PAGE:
There are many factors that play a role in the dynamics of collisions. These include vehicle design and type, speeds, angles of approach, kinetic & potential energy, momentum, acceleration factor, friction… the list is quite long. There are a few constants in which we are curious. These constants are the building blocks of the planet and they make the world of collisions quantifiable and predictable.
Within this two-part series we will explore the factors which have the most influence in low speed collisions and how these factors are associated with injury. Note: nothing about these writings is inclusive, there is too much material to explore in depth. The objective of these writings is to present the concepts.
In this writing the subject of exploration is conservation of momentum and how it relates to low speed collisions and bodily injury of the occupant. Conservation of momentum is built on Sir Isaac Newton’s third law. Newton’s third law says “For every action there’s an equal and opposite reaction”.
In the interest of exploring conservation of momentum in a simple format, we aren’t likely to investigate and explain the history and physics of momentum; for this conversation, we’ll concentrate on the relationship to crash dynamics. It is momentum to speed collisions’ relationship that helps enlighten and is the causal factor of the injuries people who have held tight to the argument that is deceptive that no damage = no injuries.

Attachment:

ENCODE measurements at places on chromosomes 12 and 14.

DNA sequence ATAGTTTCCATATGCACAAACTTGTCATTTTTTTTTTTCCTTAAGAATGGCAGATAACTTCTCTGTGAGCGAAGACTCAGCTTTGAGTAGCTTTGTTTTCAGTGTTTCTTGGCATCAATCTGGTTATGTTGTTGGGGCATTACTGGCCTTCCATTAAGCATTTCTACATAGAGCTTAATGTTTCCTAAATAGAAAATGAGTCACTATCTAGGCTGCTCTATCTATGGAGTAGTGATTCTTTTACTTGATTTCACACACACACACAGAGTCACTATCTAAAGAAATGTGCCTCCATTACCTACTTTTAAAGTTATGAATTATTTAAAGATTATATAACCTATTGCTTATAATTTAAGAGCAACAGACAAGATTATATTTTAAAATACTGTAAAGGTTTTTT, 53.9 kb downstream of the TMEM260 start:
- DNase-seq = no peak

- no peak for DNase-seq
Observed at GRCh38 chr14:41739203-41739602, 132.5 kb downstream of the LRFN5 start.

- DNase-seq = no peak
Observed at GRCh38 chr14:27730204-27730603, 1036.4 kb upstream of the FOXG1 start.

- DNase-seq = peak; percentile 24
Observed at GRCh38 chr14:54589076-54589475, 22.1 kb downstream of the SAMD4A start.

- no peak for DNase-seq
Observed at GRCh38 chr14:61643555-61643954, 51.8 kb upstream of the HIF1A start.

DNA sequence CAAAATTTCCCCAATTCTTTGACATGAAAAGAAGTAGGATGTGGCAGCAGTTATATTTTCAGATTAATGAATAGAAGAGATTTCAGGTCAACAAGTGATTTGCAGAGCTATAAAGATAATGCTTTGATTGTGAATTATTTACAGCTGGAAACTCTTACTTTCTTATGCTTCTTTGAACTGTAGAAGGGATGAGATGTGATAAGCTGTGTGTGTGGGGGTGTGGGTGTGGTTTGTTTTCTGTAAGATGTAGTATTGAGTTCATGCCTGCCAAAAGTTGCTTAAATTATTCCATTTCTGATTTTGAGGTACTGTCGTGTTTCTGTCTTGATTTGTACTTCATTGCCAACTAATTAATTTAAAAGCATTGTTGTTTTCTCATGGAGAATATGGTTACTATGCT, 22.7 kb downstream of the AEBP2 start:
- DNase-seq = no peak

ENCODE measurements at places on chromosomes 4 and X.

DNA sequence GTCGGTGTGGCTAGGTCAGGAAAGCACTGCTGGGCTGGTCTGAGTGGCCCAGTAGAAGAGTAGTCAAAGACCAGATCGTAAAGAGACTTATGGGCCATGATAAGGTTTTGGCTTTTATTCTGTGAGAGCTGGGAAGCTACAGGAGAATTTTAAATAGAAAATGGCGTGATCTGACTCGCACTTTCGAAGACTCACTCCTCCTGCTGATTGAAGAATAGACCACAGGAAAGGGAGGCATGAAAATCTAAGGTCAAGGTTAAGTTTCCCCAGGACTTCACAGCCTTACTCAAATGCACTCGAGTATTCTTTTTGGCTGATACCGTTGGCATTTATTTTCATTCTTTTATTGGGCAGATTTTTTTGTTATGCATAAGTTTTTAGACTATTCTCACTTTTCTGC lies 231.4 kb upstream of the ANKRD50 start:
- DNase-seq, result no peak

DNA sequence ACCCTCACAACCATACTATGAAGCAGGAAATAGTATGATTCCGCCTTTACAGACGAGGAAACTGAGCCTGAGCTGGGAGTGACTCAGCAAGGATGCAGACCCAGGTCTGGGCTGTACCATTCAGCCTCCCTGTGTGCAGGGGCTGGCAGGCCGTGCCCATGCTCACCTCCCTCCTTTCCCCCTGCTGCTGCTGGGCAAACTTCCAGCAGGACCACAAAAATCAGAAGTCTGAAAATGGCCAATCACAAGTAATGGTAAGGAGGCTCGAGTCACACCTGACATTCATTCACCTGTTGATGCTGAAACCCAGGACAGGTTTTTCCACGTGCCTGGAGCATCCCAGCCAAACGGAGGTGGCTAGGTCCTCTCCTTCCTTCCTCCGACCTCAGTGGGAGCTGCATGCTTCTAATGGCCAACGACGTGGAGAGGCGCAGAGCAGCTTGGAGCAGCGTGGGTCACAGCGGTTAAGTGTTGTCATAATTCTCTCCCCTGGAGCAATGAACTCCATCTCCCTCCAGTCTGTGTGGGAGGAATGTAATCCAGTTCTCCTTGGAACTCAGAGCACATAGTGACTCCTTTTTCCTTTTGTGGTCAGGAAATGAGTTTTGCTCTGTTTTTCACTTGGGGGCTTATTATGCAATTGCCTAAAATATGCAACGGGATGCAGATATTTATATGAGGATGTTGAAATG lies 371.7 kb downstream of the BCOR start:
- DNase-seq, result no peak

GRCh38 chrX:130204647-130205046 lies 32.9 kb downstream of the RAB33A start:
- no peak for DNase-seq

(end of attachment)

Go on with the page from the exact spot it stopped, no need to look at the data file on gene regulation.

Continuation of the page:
While there is a formula and derivation, neither is needed just yet. For now, we’ll simply use the concept as follows: The momentum going into a collision can be accounted for in the outcome or the energy going in to the accident, must be accounted for at the end of the incident and that and what was exposed to and/or absorbed that energy.
Let’s apply some perspective to this notion with the following example.
Let us say we are standing at around a pool table and we are going to try the winning shot of the eight ball into a corner pocket. Following the cue ball is struck, we have and another. After the cue ball strikes the ball, then it stops moving and the eight ball begins moving. In this scenario the cue ball before the collision’s momentum is the same as the momentum of the eight ball after the collision. The eight ball rolls to the corner pocket.
The transfer is extremely efficient due in part to the fact that neither pool balls can deform. Some of the energy would be used to perform this and less if either pool ball could deform. The National Highway Transportation Highway Safety Administration (NHTSA) mandates minimum performance standards for passenger vehicle bumpers. Vehicle bumpers are tested with 2.5 mph (3.7 fps) impact equipment that has the same mass as the test vehicle. The test vehicle is struck with its brakes disengaged and the transmission in neutral. There’s no offset between the automobile and the barrier.